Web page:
One such obstacle has been battery storage capacity, something which is still holding back other industries from developing further. But Stuart Bradshaw of Push Flex explains how batteries are now a viable option on farm having just completed the firm’s first commercial solar and storage project in the UK.

Working on a family farm in Fordham, Stuart set up Push Flex in 2011 and since then has developed and constructed a lot of projects around the UK, including field-scale and rooftop solar installations, including for Amazon and Silverstone.

But his work has also involved on-farm solar and storage set-ups. One such project has been on an East Anglia-based chicken farm, which has had two new sheds with biomass heating systems. The farm uses approximately 163kWh, but Stuart highlights that this was an estimate as the farm didn’t have the data. “A lot of our projects have to start with good data.”

Stuart Bradshaw’s work has involved on-farm solar and storage set-ups.

Despite this, the firm installed a 244kW solar array with the aim of the farm being off grid for seven or eight months of the year, he explains. “The simple economics here are this: you can make electricity from the sun for 4p/unit and put it in batteries for about 3.5p/unit, totaling 7.5p/unit.”

The farm will still use the grid and will be connected to it every day, but the battery will stop electricity coming in or going out. “Once the battery is full, there’s an export capacity on this site, so excess electricity can be exported as normal.”

The key thing about the equipment available for new projects compared with older technology is how the batteries are coupled to the installation, says Andy Khan of Push Flex. “This project was DC coupled, so the panels are directly connected to the batteries at DC and are charging them at DC before converting to AC to cover any consumption. Historically, a standard solar installation would have an AC coupled system, which has efficiency losses and more key components that add quite a lot of cost,” he explains.

The main difference with a DC coupled system is that optimisers are required. “These essentially connect a string of converters and optimise the voltage, DC to DC. So they take the voltage off the roof panels, switching on when the voltage hits 800V and this is what charges the battery, because batteries can’t have a fluctuating DC voltage.”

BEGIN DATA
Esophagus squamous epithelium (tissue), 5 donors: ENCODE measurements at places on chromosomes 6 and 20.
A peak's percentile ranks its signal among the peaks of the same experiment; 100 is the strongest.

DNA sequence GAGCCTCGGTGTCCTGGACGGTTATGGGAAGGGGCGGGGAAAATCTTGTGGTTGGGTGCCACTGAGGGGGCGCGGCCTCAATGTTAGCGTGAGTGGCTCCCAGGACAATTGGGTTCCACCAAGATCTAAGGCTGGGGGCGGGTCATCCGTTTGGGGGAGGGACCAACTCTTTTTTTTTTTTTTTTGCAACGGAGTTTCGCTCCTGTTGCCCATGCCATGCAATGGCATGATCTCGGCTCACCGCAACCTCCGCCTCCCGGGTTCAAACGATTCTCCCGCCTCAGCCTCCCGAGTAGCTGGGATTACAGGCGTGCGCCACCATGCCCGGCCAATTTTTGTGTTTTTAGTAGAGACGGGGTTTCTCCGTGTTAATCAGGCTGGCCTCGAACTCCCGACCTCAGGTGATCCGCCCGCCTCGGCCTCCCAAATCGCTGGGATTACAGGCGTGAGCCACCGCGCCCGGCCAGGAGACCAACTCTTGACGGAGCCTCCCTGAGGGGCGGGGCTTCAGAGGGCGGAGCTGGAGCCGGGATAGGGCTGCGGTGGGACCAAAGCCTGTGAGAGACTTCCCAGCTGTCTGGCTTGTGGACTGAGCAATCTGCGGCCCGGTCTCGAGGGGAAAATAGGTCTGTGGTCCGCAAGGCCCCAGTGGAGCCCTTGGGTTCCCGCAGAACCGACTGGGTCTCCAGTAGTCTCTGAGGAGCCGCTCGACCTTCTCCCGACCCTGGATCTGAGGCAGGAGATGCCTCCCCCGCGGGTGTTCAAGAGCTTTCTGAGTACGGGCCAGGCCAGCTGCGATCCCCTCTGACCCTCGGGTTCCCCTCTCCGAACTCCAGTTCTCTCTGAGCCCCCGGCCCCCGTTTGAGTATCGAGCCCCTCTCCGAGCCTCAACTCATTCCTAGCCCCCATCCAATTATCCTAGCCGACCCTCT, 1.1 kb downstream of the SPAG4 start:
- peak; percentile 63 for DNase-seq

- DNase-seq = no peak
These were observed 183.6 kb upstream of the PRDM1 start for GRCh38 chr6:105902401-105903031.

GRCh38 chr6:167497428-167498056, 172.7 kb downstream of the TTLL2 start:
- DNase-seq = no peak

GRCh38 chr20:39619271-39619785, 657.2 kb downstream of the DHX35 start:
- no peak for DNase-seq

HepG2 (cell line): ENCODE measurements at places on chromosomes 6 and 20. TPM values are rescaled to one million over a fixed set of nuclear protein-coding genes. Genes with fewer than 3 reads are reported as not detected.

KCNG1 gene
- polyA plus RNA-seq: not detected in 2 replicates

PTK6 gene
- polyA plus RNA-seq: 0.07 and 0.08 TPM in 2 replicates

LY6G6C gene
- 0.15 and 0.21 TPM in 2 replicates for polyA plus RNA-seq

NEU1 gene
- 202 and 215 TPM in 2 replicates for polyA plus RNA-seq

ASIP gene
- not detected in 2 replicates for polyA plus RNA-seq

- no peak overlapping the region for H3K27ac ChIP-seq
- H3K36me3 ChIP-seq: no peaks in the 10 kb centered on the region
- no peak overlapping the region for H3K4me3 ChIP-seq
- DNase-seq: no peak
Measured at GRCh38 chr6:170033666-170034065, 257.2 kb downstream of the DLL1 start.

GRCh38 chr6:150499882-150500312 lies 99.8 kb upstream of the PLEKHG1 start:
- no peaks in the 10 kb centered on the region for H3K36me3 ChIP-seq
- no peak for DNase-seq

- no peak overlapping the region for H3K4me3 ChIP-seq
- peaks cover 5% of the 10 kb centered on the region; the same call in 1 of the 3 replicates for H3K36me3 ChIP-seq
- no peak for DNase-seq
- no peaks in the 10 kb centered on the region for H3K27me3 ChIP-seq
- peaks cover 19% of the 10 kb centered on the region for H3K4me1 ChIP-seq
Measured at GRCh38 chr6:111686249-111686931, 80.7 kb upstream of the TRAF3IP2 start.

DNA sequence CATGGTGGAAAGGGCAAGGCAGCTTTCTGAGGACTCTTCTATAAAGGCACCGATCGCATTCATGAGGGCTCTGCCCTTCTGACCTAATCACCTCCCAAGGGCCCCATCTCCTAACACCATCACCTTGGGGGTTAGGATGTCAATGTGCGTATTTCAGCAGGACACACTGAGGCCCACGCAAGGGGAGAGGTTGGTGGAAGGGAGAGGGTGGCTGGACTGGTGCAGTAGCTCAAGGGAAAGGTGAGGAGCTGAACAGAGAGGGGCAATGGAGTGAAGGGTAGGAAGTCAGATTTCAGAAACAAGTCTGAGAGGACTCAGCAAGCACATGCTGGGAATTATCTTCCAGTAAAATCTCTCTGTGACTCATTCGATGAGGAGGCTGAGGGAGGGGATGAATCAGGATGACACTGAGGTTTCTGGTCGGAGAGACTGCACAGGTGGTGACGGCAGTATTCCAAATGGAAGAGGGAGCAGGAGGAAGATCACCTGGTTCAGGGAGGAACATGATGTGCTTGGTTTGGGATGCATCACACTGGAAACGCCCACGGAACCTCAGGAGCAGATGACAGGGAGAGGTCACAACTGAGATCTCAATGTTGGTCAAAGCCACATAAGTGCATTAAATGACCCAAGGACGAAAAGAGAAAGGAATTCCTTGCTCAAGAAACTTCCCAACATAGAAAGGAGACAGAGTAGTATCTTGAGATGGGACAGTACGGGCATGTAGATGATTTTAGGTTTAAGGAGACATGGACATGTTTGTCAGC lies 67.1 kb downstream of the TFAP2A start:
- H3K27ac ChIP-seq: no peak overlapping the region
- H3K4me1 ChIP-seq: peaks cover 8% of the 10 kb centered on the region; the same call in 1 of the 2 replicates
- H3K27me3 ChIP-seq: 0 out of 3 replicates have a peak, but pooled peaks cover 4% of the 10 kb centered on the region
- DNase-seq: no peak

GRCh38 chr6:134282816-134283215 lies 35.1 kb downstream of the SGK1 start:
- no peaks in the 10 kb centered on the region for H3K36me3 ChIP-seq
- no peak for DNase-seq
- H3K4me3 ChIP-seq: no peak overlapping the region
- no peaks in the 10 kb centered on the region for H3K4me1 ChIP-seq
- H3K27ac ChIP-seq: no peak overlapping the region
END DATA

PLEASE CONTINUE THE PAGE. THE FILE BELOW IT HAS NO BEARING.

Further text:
The main reason the system runs an 800V system is because this requires much smaller cables, whereas older 48V systems had to have cables that were four to five times the size of the newer ones, says Andy.

The farm had four battery banks installed, each with 108kWh of storage. Each unit weighs 50kg and is around the size of an American-style fridge freezer, he says.

An AC comms box computes data from the weather, the batteries, panels and farm consumption, automatically determining whether the batteries are going to charge, discharge or export to the grid. And this system is already set up ready to work with future developments, such as reacting to fluctuations in electricity prices, says Andy. “Everything we’re installing at the moment is future-proof, as we can see that in the next 12 months there’ll be capacity to create far more profit from these installations.”

The system is able to predict the likely energy production based on this information, adds Stuart. “It looks at your previous demand data and works out how much energy you’ll require tomorrow and then estimates any shortfalls. It’s also able to take pricing information from the market and determine the optimum time to charge the batteries.”

Some of the main questions relating to batteries the firm gets asked are relating to safety aspects and so the company fits its own container with air conditioning, temperature and humidity controls, meaning that the batteries are in the right environment, explains Andy. “But batteries are more robust than people think and can sit anywhere between 0˚C and 40˚C, but ideally this wants to be between 20˚C and 25˚C.”

The installation cost the poultry farm £335,000, which has an estimated payback of less than six years. It’s expected to last for over 25 years, but this could be more in the range of 30 to 40 years, with the batteries lasting 6000 cycles, according to Stuart. “If one cycle occurred per day, this would total 16 years.”

This article was taken from the latest issue of CPM. Read the article in full here.